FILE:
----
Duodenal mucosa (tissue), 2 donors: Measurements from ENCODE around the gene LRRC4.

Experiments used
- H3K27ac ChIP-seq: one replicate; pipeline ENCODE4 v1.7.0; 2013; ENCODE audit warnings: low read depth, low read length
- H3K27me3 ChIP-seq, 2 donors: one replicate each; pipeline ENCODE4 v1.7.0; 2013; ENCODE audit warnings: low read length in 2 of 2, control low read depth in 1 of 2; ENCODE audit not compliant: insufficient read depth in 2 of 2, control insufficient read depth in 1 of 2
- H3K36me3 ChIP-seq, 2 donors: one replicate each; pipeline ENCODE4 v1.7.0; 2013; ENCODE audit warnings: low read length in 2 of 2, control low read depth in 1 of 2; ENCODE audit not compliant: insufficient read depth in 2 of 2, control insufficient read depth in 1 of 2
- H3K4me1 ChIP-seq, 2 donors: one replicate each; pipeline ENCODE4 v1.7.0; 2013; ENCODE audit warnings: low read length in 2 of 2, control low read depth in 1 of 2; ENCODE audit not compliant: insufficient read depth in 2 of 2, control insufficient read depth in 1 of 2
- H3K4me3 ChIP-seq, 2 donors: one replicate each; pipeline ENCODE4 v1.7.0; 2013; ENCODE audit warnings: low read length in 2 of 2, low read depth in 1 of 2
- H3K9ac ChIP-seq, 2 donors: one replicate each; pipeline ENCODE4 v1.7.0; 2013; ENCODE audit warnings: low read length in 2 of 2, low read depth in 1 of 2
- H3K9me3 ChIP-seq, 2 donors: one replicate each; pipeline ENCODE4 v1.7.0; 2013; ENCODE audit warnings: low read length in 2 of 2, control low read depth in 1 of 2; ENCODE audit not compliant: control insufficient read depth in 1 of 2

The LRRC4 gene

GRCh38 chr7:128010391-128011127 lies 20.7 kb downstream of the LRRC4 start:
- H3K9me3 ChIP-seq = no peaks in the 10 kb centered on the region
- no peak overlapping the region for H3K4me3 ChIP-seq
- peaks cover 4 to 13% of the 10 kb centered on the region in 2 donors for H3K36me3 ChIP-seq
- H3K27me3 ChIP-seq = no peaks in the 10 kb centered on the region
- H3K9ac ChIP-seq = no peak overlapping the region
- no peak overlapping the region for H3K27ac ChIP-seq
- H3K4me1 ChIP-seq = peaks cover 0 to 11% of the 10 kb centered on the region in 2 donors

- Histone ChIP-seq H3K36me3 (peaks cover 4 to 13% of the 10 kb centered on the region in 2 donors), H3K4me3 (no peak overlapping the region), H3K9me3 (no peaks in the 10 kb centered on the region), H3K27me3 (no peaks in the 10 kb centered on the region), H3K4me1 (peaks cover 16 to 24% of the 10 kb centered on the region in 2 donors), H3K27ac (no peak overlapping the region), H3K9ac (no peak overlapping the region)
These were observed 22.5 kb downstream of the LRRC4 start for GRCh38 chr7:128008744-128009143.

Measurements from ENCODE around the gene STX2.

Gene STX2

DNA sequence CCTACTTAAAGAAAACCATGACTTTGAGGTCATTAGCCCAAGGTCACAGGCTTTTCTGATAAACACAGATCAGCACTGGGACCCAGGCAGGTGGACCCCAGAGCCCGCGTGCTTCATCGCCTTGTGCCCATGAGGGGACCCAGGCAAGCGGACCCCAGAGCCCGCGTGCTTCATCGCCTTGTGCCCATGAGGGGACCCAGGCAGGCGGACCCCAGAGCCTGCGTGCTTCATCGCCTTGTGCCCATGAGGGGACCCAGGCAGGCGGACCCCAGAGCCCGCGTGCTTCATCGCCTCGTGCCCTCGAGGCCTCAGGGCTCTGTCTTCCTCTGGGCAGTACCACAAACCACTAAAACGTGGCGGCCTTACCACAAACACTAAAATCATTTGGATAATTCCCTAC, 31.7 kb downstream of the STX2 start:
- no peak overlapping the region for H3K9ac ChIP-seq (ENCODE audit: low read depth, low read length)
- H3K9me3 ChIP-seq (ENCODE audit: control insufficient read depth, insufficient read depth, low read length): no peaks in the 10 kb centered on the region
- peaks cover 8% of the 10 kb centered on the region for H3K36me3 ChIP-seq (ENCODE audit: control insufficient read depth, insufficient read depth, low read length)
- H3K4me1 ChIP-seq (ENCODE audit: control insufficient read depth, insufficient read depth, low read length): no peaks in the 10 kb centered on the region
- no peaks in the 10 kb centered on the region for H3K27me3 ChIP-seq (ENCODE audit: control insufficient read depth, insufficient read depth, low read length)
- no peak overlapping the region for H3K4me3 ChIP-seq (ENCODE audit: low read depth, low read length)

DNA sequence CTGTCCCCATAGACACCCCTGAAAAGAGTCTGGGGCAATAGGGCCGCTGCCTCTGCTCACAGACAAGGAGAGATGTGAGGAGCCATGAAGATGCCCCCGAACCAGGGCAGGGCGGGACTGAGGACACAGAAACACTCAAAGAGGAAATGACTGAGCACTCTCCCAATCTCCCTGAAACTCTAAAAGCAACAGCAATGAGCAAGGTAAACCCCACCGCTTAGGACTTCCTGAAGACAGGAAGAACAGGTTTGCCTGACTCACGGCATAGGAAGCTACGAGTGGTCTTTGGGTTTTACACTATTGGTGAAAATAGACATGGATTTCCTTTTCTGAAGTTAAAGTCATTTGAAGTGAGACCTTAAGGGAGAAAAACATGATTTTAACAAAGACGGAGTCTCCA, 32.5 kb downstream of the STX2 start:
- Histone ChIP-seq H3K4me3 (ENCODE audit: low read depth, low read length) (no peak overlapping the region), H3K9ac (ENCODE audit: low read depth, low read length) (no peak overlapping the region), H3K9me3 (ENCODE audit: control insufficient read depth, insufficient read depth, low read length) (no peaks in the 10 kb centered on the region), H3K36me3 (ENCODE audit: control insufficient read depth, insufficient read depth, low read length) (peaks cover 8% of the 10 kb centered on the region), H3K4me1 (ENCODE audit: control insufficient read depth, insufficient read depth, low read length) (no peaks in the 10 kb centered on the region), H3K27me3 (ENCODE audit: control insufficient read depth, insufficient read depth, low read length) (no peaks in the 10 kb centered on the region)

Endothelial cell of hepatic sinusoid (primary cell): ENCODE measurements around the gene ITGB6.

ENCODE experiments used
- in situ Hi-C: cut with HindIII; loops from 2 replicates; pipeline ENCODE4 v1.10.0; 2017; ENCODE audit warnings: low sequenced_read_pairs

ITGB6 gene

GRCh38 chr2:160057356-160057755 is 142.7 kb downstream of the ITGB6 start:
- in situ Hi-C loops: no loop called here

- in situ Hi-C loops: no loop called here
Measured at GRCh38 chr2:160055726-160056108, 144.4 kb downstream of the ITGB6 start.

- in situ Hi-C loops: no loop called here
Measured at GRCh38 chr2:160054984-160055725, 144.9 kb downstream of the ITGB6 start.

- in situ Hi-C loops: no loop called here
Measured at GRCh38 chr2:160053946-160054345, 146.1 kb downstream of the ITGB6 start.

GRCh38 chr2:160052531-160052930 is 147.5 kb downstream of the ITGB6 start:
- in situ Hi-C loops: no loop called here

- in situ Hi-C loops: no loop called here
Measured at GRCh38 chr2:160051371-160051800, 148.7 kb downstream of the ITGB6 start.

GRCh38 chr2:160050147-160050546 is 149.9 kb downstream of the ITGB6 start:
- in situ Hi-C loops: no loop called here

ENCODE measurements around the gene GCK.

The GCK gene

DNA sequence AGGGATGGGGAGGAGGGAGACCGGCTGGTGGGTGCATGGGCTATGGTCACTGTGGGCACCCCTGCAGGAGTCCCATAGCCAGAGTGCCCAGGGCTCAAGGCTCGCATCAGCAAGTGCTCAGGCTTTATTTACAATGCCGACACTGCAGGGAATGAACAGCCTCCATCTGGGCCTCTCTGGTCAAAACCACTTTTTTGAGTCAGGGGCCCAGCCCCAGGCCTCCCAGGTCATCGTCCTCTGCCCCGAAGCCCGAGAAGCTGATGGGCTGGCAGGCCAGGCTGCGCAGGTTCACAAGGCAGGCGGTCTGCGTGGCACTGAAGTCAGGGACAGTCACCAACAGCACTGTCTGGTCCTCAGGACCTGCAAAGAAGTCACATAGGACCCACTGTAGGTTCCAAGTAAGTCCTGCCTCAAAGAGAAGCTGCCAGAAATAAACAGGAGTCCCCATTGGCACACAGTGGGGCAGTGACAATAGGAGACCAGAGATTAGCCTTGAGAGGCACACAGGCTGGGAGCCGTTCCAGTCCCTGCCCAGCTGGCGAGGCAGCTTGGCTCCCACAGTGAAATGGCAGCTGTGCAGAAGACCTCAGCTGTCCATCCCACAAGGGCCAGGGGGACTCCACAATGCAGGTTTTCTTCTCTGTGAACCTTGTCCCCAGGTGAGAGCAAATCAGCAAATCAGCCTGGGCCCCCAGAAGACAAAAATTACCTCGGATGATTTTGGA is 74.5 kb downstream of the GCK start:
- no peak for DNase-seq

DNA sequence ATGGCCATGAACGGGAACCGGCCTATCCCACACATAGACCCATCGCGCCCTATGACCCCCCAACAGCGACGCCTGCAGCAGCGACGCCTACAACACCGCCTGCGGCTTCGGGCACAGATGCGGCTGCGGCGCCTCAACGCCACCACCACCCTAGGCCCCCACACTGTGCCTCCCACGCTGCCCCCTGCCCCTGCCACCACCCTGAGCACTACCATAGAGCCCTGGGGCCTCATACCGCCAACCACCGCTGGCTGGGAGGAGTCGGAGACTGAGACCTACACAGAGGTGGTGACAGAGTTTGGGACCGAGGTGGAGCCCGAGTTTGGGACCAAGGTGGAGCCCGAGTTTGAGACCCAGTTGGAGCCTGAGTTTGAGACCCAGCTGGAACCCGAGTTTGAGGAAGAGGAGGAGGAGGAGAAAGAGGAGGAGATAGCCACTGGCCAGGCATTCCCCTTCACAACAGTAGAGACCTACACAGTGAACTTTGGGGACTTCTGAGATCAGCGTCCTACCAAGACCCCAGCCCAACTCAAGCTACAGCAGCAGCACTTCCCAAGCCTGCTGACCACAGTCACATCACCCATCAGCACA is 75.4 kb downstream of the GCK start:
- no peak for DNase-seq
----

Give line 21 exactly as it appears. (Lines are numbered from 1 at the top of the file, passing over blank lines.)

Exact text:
Measurements from ENCODE around the gene STX2.